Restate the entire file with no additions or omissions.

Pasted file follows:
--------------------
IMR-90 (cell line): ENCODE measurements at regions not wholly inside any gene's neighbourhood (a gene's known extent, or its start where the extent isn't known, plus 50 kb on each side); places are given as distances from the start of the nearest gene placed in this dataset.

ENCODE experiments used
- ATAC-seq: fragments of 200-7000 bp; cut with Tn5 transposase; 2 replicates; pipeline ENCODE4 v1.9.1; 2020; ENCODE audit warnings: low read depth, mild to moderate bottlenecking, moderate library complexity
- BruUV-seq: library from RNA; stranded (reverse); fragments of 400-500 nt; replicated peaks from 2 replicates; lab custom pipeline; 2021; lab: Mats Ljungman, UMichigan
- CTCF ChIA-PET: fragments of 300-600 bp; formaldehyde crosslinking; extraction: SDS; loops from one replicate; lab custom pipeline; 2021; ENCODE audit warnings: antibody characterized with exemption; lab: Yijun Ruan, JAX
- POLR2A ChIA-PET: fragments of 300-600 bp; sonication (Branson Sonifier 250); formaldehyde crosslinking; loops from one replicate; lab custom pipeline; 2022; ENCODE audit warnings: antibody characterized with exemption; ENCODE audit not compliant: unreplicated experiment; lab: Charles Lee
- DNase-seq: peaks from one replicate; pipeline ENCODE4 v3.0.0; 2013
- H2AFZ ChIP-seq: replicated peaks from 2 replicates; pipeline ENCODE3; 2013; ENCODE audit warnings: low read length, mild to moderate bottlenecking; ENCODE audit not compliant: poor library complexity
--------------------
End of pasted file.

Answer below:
IMR-90 (cell line): ENCODE measurements at regions not wholly inside any gene's neighbourhood (a gene's known extent, or its start where the extent isn't known, plus 50 kb on each side); places are given as distances from the start of the nearest gene placed in this dataset.

ENCODE experiments used
- ATAC-seq: fragments of 200-7000 bp; cut with Tn5 transposase; 2 replicates; pipeline ENCODE4 v1.9.1; 2020; ENCODE audit warnings: low read depth, mild to moderate bottlenecking, moderate library complexity
- BruUV-seq: library from RNA; stranded (reverse); fragments of 400-500 nt; replicated peaks from 2 replicates; lab custom pipeline; 2021; lab: Mats Ljungman, UMichigan
- CTCF ChIA-PET: fragments of 300-600 bp; formaldehyde crosslinking; extraction: SDS; loops from one replicate; lab custom pipeline; 2021; ENCODE audit warnings: antibody characterized with exemption; lab: Yijun Ruan, JAX
- POLR2A ChIA-PET: fragments of 300-600 bp; sonication (Branson Sonifier 250); formaldehyde crosslinking; loops from one replicate; lab custom pipeline; 2022; ENCODE audit warnings: antibody characterized with exemption; ENCODE audit not compliant: unreplicated experiment; lab: Charles Lee
- DNase-seq: peaks from one replicate; pipeline ENCODE4 v3.0.0; 2013
- H2AFZ ChIP-seq: replicated peaks from 2 replicates; pipeline ENCODE3; 2013; ENCODE audit warnings: low read length, mild to moderate bottlenecking; ENCODE audit not compliant: poor library complexity